Traffic related air pollution (TRAP) is the largest local source of air pollution in Toronto. The TPH report Avoiding the TRAP: Traffic Related Air Pollution in Toronto and Options for Reducing Exposure identifies a number of strategies that can effectively mitigate exposure to traffic pollutants for people in Toronto.

Read the report to learn more about reducing traffic related air pollution in Toronto.

Idle-free Toronto

Idling gets us nowhere. Exhaust emissions from cars, trucks and other vehicles are a major source of air pollution in Toronto. Running your engine while parked for more than 60 seconds is prohibited under City of Toronto By Law 517.

Learn more about the health and environmental impacts of idling, and about the City’s Idling Control By-law.

Most heating, ventilation and air conditioning (HVAC) systems draw fresh air from outdoors. So, it may not be possible to completely prevent outdoor air and air pollution from entering your home. Still, there are actions that people can take to reduce the amount of outdoor air pollutants entering their home:

  • Close windows and doors if the temperature is comfortable indoors or use air conditioning to cool your home if available
  • Use the highest efficiency filter that is approved for your HVAC system – refer to the manufacturer’s and/or installer’s instructions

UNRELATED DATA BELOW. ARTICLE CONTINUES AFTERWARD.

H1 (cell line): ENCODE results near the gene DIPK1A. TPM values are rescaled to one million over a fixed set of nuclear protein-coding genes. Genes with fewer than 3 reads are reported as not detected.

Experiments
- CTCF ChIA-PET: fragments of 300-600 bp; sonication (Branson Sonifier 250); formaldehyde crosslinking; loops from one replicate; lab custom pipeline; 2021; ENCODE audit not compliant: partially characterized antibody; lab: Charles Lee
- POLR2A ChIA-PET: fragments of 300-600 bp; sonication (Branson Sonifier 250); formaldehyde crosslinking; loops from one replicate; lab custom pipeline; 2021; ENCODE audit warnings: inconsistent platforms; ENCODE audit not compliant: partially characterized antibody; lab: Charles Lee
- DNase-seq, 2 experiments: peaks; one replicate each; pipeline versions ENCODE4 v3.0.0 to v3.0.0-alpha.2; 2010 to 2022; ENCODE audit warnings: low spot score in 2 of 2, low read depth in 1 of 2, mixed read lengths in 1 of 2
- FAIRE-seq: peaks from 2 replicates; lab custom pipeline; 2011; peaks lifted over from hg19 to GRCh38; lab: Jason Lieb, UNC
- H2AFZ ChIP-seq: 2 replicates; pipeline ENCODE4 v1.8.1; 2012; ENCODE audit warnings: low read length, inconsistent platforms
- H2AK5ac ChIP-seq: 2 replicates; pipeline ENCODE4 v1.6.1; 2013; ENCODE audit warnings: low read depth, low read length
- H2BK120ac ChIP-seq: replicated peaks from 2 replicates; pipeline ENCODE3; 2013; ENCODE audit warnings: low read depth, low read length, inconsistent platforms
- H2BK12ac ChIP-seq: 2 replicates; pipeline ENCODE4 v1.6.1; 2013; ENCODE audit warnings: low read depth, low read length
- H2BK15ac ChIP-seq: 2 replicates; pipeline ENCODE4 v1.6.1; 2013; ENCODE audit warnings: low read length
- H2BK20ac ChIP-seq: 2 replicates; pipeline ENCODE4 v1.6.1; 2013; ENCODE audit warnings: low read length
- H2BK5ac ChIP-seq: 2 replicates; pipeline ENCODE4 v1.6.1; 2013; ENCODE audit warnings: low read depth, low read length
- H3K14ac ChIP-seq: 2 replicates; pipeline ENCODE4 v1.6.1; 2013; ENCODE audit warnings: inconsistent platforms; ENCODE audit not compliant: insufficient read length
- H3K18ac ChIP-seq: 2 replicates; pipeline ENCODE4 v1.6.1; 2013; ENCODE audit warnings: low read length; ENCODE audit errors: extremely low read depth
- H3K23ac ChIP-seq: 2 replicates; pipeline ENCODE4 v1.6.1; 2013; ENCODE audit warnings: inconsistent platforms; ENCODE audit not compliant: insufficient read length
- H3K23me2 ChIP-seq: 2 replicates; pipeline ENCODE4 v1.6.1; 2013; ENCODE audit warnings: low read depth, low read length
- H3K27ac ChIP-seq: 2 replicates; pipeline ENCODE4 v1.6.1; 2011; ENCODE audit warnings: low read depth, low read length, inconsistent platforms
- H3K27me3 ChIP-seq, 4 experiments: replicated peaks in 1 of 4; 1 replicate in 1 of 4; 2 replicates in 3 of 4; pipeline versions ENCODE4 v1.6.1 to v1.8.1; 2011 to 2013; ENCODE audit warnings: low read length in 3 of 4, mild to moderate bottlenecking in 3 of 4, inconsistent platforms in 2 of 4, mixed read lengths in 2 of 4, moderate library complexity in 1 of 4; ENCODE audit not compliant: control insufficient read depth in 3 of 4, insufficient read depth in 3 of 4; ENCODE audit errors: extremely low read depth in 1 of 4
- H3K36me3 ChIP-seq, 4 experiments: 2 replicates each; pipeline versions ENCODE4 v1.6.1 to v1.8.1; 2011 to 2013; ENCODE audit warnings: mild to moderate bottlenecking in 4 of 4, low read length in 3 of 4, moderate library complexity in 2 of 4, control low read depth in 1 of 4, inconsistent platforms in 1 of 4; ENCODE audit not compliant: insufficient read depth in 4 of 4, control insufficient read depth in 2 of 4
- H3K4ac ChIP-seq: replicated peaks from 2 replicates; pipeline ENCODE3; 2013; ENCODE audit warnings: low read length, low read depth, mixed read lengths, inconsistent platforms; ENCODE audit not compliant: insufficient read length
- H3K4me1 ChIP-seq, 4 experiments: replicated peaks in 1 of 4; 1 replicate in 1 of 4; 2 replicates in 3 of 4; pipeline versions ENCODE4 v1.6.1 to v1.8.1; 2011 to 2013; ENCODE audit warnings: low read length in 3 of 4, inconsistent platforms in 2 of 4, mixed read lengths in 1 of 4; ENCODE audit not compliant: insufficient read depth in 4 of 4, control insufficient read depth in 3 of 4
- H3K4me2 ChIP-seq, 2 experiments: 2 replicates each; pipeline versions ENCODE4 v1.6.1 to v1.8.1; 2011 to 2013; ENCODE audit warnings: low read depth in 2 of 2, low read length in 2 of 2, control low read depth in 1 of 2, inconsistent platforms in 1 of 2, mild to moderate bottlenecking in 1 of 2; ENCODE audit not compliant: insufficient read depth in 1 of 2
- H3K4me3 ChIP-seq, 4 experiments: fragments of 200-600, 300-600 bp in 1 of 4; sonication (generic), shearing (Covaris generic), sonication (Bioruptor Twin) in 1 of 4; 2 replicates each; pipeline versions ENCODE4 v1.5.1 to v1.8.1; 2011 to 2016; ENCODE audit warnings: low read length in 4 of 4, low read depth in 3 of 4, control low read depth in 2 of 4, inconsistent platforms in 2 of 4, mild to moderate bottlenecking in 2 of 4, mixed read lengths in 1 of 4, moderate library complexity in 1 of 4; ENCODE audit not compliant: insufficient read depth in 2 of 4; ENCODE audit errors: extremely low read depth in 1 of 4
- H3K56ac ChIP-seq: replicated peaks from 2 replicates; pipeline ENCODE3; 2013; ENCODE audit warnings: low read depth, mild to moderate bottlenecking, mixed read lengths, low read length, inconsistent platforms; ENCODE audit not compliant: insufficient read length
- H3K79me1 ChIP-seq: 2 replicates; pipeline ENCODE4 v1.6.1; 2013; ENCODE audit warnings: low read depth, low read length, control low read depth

• If possible, set your HVAC system to recirculate to prevent it from drawing in outside air until conditions improve
  • Limit the use of exhaust fans when cooking or showering as these may draw in outside air

Other measures to keep indoor air clean:

  • Don’t smoke or vape indoors when trying to keep your indoor air clean
  • Reduce indoor sources of particulate matter – refrain from lighting candles and incense, frying foods, using a gas stove and vacuuming
  • If you do not have a HVAC system with a filter, a portable air cleaner with a HEPA filter can clean the air in one area of your home; you can also make a portable air filter yourself using a box fan, air filters and other easily purchased .

If unable to get relief from air pollution including wildfire smoke at home, people can go to a public facility with air conditioning like a library, recreation centre or shopping mall.

People are encouraged to visit the AQHI health guide to evaluate their sensitivity to air pollution. Learn more about the AQHI below.

Everyone can take meaningful steps to reduce their own contributions to air pollution:

  • Take public transit, carpool, walk or bike instead of driving
  • Reduce or eliminate wood-burning in fireplaces, woodstoves and others
  • Use less energy (gas, oil and electricity) for home heating, and conserve electricity at home
  • Choose energy-efficient appliances, and choose renewable energy sources where possible

Learn more about what you can do to reduce emissions.

The Government of Canada and the Ontario Ministry of the Environment, Conservation and Parks (MECP) will jointly release air quality alerts like a Special Air Quality Statement (SAQS) or a Smog Air Health Advisory (SAHA) when the Air Quality Health Index (AQHI) is forecast to be high. People can sign up to receive air quality alert email notifications on the MECP webpage.

Visit the Ministry of the Environment, Conservation and Parks webpage to learn more about SAQS and SAHA. See below to learn about the Air Quality Health Index (AQHI).